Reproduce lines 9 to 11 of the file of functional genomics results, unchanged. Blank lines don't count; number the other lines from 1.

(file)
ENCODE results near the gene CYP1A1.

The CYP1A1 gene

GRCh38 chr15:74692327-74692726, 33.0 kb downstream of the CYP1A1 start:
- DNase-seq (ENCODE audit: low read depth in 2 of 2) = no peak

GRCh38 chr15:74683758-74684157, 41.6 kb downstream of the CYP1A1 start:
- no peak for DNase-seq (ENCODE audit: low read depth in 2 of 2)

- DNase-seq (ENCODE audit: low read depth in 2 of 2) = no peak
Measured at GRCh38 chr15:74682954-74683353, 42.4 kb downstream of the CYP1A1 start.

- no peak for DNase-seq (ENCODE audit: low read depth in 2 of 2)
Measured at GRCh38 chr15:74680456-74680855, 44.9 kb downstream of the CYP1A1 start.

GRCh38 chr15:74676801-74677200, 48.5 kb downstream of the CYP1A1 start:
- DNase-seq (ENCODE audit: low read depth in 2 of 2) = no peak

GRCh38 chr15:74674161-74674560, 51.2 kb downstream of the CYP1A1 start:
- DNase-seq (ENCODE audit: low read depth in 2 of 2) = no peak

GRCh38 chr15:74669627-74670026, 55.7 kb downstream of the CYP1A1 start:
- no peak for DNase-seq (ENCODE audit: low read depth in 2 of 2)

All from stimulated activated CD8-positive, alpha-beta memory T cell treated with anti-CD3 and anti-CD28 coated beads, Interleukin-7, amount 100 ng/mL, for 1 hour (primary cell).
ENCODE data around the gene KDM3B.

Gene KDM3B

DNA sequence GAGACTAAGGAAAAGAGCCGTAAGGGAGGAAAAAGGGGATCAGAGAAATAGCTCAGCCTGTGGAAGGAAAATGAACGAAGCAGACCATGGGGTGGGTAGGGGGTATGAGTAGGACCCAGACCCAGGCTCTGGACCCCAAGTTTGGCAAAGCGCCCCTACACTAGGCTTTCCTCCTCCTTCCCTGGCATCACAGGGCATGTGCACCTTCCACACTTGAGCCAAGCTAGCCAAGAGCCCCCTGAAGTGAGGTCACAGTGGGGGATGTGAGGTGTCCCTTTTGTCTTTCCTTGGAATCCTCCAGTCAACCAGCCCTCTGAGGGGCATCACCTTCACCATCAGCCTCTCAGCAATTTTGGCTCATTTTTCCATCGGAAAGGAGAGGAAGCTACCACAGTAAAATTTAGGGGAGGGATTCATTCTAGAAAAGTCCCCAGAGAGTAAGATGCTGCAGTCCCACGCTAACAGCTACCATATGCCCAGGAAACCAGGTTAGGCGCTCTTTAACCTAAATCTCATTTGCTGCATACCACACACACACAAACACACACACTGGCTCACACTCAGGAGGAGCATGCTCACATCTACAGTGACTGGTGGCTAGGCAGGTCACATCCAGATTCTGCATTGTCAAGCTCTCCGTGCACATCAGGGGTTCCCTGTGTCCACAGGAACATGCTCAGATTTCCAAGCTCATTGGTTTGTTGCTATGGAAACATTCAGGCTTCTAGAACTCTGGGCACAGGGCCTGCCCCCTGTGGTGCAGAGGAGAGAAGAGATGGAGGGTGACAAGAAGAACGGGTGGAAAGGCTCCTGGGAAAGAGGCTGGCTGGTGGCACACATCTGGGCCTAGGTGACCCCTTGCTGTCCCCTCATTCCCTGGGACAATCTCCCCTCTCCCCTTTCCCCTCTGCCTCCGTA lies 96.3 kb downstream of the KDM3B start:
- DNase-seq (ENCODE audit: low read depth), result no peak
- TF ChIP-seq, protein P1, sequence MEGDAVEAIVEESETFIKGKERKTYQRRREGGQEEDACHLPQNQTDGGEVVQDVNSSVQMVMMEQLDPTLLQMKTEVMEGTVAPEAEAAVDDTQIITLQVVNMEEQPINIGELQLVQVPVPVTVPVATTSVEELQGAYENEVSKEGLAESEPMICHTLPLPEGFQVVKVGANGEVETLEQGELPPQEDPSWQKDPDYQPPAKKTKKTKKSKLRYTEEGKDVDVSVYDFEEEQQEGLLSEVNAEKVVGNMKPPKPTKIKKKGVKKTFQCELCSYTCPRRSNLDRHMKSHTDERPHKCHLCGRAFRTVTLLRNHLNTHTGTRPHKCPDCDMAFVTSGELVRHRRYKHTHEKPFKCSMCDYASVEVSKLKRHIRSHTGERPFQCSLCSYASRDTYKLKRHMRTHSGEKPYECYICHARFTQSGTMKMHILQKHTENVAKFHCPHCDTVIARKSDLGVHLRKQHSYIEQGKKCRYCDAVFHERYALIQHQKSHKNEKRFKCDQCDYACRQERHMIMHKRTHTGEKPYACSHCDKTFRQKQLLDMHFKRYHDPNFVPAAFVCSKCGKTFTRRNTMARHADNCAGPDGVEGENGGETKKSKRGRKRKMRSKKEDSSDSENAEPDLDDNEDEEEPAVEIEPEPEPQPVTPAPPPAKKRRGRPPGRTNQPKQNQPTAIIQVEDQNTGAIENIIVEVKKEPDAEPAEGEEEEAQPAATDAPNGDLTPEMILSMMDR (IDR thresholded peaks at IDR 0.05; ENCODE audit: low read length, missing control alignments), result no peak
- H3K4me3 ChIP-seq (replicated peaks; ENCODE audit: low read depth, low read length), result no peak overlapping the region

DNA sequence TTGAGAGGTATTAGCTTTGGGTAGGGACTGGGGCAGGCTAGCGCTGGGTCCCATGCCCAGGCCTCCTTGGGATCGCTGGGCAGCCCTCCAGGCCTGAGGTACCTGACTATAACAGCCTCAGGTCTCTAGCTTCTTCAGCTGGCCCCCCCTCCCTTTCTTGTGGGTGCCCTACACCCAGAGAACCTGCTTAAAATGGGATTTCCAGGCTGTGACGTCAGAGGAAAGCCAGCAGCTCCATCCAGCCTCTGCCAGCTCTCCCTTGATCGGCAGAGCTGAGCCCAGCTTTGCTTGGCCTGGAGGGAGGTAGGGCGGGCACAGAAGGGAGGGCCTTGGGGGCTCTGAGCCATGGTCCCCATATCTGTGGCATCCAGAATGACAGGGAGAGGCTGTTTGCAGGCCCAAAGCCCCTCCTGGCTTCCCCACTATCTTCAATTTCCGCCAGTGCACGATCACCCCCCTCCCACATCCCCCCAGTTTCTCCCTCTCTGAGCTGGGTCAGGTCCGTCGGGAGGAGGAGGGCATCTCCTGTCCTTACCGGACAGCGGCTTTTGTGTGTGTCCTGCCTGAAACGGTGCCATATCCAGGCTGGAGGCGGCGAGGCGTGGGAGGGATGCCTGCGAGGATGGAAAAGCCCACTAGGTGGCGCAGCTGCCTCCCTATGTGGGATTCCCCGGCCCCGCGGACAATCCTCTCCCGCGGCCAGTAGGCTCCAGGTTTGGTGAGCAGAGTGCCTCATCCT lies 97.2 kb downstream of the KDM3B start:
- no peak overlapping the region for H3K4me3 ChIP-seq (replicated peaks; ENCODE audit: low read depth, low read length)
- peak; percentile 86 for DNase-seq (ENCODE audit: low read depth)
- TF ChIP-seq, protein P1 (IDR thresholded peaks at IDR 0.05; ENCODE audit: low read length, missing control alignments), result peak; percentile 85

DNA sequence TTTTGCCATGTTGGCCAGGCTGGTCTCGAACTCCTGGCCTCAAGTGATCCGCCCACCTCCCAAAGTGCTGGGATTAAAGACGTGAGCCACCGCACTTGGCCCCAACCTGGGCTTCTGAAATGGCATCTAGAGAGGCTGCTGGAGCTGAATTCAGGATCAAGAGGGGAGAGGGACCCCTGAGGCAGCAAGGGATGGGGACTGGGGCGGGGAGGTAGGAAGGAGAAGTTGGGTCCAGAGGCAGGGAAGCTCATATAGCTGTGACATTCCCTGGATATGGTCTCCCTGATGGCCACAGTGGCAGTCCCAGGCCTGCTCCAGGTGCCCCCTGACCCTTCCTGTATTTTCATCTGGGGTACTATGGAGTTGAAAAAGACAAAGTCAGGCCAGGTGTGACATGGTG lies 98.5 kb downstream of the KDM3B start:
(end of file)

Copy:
- no peak for DNase-seq (ENCODE audit: low read depth in 2 of 2)
Measured at GRCh38 chr15:74680456-74680855, 44.9 kb downstream of the CYP1A1 start.

GRCh38 chr15:74676801-74677200, 48.5 kb downstream of the CYP1A1 start: